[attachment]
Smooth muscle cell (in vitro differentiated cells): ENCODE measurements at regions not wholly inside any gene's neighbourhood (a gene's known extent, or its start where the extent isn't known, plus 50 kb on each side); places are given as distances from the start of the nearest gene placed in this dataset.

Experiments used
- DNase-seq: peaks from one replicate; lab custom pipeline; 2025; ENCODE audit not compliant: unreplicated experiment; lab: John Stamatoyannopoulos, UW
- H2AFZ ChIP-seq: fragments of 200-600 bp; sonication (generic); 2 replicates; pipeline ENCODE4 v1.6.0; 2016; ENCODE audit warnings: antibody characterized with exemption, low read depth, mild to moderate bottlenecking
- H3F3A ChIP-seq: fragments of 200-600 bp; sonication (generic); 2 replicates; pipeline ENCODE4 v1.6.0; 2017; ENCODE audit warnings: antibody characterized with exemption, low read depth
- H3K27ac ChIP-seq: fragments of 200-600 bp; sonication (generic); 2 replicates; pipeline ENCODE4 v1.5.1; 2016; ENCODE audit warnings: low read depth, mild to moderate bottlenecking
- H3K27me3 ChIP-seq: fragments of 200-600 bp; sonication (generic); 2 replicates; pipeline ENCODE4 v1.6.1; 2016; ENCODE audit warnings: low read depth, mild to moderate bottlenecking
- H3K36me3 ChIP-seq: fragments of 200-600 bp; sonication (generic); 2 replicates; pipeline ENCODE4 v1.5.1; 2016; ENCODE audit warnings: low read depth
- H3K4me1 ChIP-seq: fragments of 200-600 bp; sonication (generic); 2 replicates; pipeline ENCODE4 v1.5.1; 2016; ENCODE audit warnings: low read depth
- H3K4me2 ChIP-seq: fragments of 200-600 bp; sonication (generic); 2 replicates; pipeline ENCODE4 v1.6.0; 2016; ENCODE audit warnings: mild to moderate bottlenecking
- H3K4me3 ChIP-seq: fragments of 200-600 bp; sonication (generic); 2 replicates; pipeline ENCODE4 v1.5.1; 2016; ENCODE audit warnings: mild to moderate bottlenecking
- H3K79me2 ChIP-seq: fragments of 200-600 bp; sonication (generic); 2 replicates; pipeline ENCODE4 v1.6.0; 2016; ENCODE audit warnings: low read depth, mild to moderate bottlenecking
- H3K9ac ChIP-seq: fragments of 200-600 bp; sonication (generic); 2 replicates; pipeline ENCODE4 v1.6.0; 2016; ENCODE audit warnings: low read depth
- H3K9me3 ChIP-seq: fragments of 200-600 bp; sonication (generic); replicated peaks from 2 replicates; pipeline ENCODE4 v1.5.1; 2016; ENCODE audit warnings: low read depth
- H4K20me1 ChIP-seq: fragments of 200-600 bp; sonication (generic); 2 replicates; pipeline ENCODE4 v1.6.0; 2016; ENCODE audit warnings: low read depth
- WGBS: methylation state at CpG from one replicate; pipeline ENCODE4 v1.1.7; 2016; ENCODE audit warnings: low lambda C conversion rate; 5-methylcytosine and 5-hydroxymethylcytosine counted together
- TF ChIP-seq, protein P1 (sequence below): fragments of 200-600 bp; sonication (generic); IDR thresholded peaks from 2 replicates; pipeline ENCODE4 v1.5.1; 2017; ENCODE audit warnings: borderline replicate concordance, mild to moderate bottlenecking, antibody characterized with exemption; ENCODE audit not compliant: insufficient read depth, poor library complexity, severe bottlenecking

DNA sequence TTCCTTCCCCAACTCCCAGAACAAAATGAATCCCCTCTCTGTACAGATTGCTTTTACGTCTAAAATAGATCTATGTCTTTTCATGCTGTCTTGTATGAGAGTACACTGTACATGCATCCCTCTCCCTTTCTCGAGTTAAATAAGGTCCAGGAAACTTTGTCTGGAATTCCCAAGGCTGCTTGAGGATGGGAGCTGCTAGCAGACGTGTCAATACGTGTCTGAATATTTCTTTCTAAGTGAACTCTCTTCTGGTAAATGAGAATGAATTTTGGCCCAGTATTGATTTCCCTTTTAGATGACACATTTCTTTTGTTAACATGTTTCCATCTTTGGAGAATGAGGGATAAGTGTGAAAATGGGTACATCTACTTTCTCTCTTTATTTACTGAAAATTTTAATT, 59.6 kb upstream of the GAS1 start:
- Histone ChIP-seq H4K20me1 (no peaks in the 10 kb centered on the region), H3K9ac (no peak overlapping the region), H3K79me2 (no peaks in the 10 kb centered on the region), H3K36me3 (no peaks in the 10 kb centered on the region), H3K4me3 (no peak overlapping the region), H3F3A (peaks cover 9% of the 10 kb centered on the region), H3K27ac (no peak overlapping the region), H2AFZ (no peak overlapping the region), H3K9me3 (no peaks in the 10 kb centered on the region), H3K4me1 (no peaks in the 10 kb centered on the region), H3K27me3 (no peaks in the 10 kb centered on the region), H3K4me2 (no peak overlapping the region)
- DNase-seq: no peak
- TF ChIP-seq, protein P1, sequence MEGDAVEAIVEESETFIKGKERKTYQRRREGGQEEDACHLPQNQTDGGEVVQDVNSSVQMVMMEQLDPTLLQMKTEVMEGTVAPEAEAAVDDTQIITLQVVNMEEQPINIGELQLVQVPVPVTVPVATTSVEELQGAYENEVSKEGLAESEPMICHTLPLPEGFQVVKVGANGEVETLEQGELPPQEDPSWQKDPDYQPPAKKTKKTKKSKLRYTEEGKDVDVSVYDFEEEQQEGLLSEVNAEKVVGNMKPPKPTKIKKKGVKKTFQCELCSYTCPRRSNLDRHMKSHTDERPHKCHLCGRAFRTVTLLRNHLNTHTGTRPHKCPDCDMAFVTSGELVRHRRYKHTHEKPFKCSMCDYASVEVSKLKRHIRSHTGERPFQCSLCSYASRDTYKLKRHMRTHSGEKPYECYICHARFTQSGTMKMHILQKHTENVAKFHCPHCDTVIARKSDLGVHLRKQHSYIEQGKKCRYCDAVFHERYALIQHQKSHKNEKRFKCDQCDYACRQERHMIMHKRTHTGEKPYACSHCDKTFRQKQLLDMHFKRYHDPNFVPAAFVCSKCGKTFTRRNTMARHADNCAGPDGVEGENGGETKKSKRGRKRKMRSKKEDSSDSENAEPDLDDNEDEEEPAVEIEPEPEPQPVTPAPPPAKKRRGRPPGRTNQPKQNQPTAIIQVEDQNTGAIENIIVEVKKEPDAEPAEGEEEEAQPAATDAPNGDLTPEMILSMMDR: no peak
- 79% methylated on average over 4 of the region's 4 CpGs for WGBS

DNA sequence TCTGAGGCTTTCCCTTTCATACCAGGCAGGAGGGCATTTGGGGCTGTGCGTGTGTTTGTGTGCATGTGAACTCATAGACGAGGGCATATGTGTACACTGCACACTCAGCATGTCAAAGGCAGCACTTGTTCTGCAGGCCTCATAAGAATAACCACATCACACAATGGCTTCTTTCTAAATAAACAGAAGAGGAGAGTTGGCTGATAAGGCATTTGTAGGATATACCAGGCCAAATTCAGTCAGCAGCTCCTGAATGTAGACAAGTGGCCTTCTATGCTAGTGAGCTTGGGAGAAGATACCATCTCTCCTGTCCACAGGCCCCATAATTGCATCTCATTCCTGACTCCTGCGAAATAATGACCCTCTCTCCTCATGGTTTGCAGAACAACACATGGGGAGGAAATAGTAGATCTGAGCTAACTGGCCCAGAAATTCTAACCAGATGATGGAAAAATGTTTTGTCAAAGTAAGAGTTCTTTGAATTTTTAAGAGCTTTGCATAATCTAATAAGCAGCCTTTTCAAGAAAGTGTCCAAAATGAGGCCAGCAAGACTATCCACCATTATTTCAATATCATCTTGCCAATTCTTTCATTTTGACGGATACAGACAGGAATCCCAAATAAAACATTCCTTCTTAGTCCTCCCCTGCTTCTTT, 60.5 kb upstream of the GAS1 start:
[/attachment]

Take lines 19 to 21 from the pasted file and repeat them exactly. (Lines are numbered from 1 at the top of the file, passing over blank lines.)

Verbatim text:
- Histone ChIP-seq H4K20me1 (no peaks in the 10 kb centered on the region), H3K9ac (no peak overlapping the region), H3K79me2 (no peaks in the 10 kb centered on the region), H3K36me3 (no peaks in the 10 kb centered on the region), H3K4me3 (no peak overlapping the region), H3F3A (peaks cover 9% of the 10 kb centered on the region), H3K27ac (no peak overlapping the region), H2AFZ (no peak overlapping the region), H3K9me3 (no peaks in the 10 kb centered on the region), H3K4me1 (no peaks in the 10 kb centered on the region), H3K27me3 (no peaks in the 10 kb centered on the region), H3K4me2 (no peak overlapping the region)
- DNase-seq: no peak
- TF ChIP-seq, protein P1, sequence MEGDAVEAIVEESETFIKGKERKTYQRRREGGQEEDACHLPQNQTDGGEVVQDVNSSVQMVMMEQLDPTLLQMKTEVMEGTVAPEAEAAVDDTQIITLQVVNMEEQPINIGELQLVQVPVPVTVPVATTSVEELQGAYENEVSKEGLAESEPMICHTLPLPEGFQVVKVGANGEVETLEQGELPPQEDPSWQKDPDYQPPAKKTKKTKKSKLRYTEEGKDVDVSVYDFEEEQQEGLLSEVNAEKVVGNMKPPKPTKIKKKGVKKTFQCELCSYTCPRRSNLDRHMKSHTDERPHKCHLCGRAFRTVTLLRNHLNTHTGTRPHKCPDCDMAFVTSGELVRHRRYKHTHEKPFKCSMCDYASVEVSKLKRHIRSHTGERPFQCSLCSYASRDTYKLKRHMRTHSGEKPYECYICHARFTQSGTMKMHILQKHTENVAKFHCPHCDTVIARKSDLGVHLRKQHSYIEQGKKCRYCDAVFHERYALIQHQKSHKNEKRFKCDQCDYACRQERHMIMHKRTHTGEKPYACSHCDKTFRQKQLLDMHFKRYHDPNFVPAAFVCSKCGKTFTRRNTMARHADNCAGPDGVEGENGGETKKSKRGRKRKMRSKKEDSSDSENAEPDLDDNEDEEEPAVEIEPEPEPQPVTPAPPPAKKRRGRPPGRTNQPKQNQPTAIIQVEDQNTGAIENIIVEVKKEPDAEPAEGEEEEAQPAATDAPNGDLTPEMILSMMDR: no peak